Yes you should! Should I get a dive insurance? Options To Consider Regarding Dive And…
Having a mask that doesn’t fit, leaks, or just generally does not satisfy a diver is one of the most common problems encountered by scuba divers around the world. Masks are fundamentally highly personal items, and while you can learn to muddle through with an ill-fitting leaky mask, there is nothing quite as enjoyable as having a mask that fits you like a glove, does not leak, and seems to be tailor-made just for you. There are several things you can do to truly master your dive mask and find the perfect one for you.
The first step to mastering your dive mask starts with buying your own! While it is easy and convenient to hire a mask from your local dive center, it is always best to bring your own. Which brings us to the question of How to select the perfect mask for you?
The bottom line with dive masks is don’t believe the hype. While there are many gimmicks out there, ultimately you only need to consider two aspects: the fit of the mask and how low-volume it is. You want a perfect fitting mask, and the lowest possible volume. The lower the volume of the mask, the easier it will be to clear and to fit.
To find the perfect fit all you need to do is simply place the mask on your face, with the strap folded back over the front of the mask. Do not place the strap around the back of your head. Inhale through your nose and hold your breath. If the mask fits properly, this will create a vacuum inside the mask and it will happily sit on your face without the strap or the need to hold it in place with your hands. If the mask falls off before you exhale or slowly comes loose, then it does not fit your face properly.
A well fitted mask will stay on in the water without the need for a strap (as long as you don’t shake your head about). The water pressure is sufficient to keep it in place and keep on diving. Once you have selected several masks that fit perfectly, then as mentioned above you need to select the one with the lowest volume.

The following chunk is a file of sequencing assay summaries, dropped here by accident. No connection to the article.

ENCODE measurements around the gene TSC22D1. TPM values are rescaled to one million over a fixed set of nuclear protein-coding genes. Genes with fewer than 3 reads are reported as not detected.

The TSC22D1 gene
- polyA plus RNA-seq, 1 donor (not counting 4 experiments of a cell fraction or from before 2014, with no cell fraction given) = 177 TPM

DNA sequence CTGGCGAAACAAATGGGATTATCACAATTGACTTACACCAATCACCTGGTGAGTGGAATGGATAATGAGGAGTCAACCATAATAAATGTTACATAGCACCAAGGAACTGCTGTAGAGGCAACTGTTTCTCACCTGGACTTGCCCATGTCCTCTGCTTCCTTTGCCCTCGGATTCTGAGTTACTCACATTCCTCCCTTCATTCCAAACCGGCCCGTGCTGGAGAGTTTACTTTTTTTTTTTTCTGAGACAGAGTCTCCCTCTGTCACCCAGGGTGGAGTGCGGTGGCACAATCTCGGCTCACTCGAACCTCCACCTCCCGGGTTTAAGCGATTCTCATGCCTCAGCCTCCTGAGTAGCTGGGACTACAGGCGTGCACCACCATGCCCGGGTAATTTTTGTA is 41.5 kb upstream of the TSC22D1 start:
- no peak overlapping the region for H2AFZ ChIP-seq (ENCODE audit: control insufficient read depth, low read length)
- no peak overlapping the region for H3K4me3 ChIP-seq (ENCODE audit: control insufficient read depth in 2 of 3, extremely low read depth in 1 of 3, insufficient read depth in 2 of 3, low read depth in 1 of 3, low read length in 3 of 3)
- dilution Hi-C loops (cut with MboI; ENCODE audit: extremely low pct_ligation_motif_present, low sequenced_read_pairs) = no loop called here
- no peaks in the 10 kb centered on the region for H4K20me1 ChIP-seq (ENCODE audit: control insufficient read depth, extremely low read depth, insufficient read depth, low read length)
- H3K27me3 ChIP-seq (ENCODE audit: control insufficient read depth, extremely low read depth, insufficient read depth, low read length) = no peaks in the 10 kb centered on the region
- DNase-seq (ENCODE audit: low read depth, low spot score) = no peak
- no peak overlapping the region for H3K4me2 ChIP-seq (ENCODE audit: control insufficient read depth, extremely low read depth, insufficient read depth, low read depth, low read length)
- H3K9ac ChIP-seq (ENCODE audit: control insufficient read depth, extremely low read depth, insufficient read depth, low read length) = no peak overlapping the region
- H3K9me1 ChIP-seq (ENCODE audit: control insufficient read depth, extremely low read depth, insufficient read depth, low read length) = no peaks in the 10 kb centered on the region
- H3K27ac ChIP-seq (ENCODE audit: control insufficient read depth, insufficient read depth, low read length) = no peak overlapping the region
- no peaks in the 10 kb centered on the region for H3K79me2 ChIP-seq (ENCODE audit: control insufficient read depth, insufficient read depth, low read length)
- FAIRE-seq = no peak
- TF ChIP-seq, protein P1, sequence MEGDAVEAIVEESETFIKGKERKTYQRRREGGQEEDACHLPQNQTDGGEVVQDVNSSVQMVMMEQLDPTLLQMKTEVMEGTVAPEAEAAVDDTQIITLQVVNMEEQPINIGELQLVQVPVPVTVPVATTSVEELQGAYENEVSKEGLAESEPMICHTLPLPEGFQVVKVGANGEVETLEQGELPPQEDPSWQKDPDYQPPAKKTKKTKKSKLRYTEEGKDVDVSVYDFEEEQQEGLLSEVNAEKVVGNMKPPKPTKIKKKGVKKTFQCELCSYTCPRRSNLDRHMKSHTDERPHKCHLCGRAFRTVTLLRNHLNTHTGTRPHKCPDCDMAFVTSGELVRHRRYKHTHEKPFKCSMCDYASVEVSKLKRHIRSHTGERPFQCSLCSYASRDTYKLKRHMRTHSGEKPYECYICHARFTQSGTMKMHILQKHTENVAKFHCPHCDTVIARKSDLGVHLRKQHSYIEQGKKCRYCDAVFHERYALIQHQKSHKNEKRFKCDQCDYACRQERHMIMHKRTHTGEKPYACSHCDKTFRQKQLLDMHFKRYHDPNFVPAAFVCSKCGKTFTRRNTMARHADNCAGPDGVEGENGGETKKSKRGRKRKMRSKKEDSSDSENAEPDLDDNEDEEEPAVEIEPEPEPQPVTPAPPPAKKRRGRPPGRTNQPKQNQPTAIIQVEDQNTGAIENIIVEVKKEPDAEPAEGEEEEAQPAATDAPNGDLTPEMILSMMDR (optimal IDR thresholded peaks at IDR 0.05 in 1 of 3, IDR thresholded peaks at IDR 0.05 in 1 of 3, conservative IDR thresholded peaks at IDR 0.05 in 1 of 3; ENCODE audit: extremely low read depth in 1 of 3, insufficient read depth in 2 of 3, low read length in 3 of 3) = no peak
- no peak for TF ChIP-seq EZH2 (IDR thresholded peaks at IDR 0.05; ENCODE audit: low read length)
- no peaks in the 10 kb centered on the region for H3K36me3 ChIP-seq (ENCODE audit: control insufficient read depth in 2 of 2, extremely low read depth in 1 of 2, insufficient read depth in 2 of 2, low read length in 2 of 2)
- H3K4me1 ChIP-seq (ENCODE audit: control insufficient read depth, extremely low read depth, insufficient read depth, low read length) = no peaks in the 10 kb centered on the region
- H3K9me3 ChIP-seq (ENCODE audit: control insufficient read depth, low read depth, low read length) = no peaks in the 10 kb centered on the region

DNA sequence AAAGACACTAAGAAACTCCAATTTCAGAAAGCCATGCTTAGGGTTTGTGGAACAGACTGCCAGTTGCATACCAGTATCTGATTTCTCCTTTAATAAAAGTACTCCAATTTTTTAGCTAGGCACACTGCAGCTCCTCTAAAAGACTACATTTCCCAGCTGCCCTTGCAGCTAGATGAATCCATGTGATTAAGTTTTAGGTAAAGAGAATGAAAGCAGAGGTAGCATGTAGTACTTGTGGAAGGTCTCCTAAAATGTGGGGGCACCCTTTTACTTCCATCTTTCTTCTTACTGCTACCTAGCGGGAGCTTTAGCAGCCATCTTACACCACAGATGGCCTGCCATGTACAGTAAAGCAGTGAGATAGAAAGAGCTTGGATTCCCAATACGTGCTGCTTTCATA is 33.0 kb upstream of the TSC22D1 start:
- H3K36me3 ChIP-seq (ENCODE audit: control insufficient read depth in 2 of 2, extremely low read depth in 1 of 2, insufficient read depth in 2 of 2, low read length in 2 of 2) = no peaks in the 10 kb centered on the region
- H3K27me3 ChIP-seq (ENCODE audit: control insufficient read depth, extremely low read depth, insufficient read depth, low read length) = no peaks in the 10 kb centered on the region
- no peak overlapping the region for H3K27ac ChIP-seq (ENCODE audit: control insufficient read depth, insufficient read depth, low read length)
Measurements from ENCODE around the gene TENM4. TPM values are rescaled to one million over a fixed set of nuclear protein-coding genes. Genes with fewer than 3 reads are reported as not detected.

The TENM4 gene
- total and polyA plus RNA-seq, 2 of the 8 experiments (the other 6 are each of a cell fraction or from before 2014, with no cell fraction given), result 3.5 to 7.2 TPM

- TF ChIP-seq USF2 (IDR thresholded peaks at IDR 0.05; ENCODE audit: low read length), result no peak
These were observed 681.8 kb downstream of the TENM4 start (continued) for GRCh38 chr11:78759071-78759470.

Before you take your new mask and jump in the water you need to prepare it first. All quality masks come with a layer of protective coating on the inside of the mask. If you do not remove this layer, the mask will constantly fog up heavily. To remove this layer there are two methods that can be used.
The first method involves putting a small amount of grainy toothpaste on the glass inside the mask and rubbing it all over with your finger or an old toothbrush, and then rinsing it out. The toothpaste should strip off the protective coating. It is always a good idea to do this a couple of times to ensure you got all the coating off.
The second method is to use a flame lighter to burn off the coating; simply hold the mask facing up and use a lighter to run the flame all over the inside of the glass. Try not to pause in one place so as not to damage the glass. Keep the flame moving and make multiple passes over the surface of the glass. Divers need to be aware to try and keep the flame off the silicon skirt of the mask so as not to damage it. The glass will quickly become dark brown/black as the coating is burnt. Let it rest until it cools before rinsing under clear water.
Every diver learns during their Open Water course, that they need to spit in their mask, or use a defogging spray. With new masks, even the ones that have been properly prepared can fog up. One of the best ways to avoid this is to create a layer of spit or defogging fluid. Most divers perform their defogging ritual just prior to entering the water. Instead, perform the procedure twice; once prior to assembling your equipment or putting on your suit, which gives time for the layer of fluid in the mask to dry. Then prior to entering the water, perform your normal defogging routine. This double procedure creates a double layer of “defogging” on the inside of your mask.
There are a few other steps that divers can take to make using a mask a smoother process. Firstly, for male divers it is best to be clean shaven. Having a mustache makes it very difficult to create a proper seal between the mask and the diver’s skin. While some divers are fortunate and can get a mask to seal even with a mustache, most can’t.
In terms of general care and maintenance try not to leave your mask in the sun, and rinse it after each dive. Neglecting the mask causes the silicon to harden slightly, which then reduces the flexibility of the silicon and the fit.
Overall with a few easy steps every diver can have a mask that fits like a glove and is a joy to go diving with.